"Okay; so you figure once he kills the mom, the kid, and the girl, there's no one left to slaughter."
My friend was trying to ease my mind regarding the cascading torrent of blood during an early scene in the French import High Tension. At that point I peeked out from behind the protective forcefield that is my notebook and made a confession: "This is my first slasher movie."
It's true. Despite over three decades roaming this big blue marble I've never crossed paths with Freddy Krueger, Jason Voorhees, or Michael Myers. I haven't seen any of the horror classics or even the Scream trilogy. Craven, Romero, and Argento are all names I've heard, but I couldn't identify any of them if they were to walk up to me and leave cleavers in my skull.
By now you may be wondering whether I'm actually qualified to discuss High Tension. I'm not. But for some reason I wanted to see this flick. Perhaps I figured the French would be subtle about their gore. Golly, was I wrong.
Alex and Marie are headed for Alex's home as High Tension opens. They drive, they bicker, and once the girls reach their destination they settle in. Then the doorbell rings and the butchering commences. The initial offing is extremely gruesome (and almost caused me to bail out), another death is disturbingly protracted yet well shot, and one murder is thankfully off-screen. But the killer, who we first meet as he's getting (severed) head in his rusty truck, is much smitten with Alex's Cro-Magnon beauty and abducts her. So the heretofore hidden Marie, with her taut body and pixie haircut, takes off in pursuit.
And then there's a nifty twist that I won't reveal, but I think my exact words were "This just got good."
High Tension, which was made in 2003 by a director (Alexandre Aja) who was made in 1978, is the latest manifestation of a growing trend: Hit foreign films getting a wide American release in pretty much their original form (i.e., Kung Fu Hustle). And like Hustle's Stephen Chow, Aja has obviously cut his teeth on Hollywood movies. He pays homage to the often-misogynistic clichés of the genre in which he's working but doesn't always do what's expected. The handheld camerawork is fluid and unobtrusive, the pacing is airtight, and the tension is... well, it's high. Just don't give too much thought to the logic behind any of it --- Aja sure didn't.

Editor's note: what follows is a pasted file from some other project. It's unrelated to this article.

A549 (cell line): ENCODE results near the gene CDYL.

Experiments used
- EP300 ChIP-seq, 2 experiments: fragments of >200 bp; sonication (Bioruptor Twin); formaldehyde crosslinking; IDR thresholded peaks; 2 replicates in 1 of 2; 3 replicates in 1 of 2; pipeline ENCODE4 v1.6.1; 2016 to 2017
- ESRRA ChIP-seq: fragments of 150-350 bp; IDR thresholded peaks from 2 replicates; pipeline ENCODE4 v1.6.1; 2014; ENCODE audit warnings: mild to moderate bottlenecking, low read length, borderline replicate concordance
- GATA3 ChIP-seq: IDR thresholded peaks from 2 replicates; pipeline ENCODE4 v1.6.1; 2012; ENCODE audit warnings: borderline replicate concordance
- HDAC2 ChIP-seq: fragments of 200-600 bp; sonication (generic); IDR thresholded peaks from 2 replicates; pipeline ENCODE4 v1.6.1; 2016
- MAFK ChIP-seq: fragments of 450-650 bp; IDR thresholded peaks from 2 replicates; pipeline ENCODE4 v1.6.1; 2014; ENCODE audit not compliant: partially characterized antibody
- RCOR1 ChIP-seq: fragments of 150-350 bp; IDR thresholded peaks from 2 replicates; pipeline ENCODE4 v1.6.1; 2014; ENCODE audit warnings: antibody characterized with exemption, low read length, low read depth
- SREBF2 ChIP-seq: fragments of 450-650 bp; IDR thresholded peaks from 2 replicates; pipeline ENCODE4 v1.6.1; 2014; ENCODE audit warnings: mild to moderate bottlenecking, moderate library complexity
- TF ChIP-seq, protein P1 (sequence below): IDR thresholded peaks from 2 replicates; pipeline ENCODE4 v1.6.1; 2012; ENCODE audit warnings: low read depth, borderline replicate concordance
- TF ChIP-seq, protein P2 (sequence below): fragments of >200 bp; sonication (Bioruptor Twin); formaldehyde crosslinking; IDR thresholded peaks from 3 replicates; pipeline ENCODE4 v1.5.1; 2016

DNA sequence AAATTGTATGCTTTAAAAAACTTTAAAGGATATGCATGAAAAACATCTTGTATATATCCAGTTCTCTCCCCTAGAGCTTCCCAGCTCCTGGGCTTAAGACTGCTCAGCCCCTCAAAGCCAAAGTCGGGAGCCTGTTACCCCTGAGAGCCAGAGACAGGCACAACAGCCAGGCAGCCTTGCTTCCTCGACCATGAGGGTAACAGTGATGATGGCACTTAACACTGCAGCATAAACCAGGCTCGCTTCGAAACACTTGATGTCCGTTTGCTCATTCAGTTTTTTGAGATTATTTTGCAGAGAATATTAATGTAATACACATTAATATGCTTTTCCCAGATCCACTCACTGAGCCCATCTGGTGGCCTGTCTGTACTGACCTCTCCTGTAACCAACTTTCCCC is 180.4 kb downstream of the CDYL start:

"This is so totally Texas Chainsaw Massacre," my surprisingly bloodthirsty friend gleefully observed as the killer fired up the nearest power tool.
Whatever. I couldn't pick Leatherface out of a lineup.
Being a movie star has very little to do with a person's ability to act and everything to do with the camera's affection for that person. Penélope Cruz is a movie star, and up until now her fame could arguably be attributed to her exotic beauty. But in Sergio Castellitto's imperfect Italian melodrama Don't Move, Cruz uglies it up and, unable to fall back on her natural allure, turns in a deft performance that hints at some formidable talent lurking behind that gorgeous visage.
Castellitto also stars in the film as Timoteo, a relatively affluent surgeon with an equally successful wife (Greta Scacchi lookalike Claudia Gerini) and a 15-year-old daughter whose bike accident sets the film into motion. As he waits for his wife to return from London, Timoteo's solitary vigil for his severely injured daughter causes him to reminisce about his relationship with a small-town hotel maid named Italia (Cruz) just prior to his daughter's birth.
Timoteo met Italia after his car broke down in her village --- he used her phone and then proceeded to rape her. The reasons for the brutality are unclear, and since this is the key event, it hampers the rest of the film. Italia and Timoteo eventually embark on an affair, with tragic consequences.
Don't Move was adapted from a novel by a woman (Margaret Mazzantini, Castellitto's wife), yet strangely smacks of masculine fantasy. We know Timoteo regrets his actions, but that doesn't deter him. He rapes and lies without ever being subjected to any actual repercussions himself --- only unconditional love and acceptance from the women in his life, followed by a very tidy wrap-up to his dilemma.
But I keep going back to Penélope Cruz's performance. She's nearly unrecognizable here, with her bushy eyebrows, streaked hair, defeated posture, and gap-toothed grimace. She's definitely not pleasant to look at, but she is a treat to watch. This is her movie and the best reason to see this frustratingly flawed film.
High Tension(R) opens Friday, June 10, at Canandaigua Theatre and Greece Ridge 12 | Don't Move (NR) opens Friday, June 10, at the Little Theatre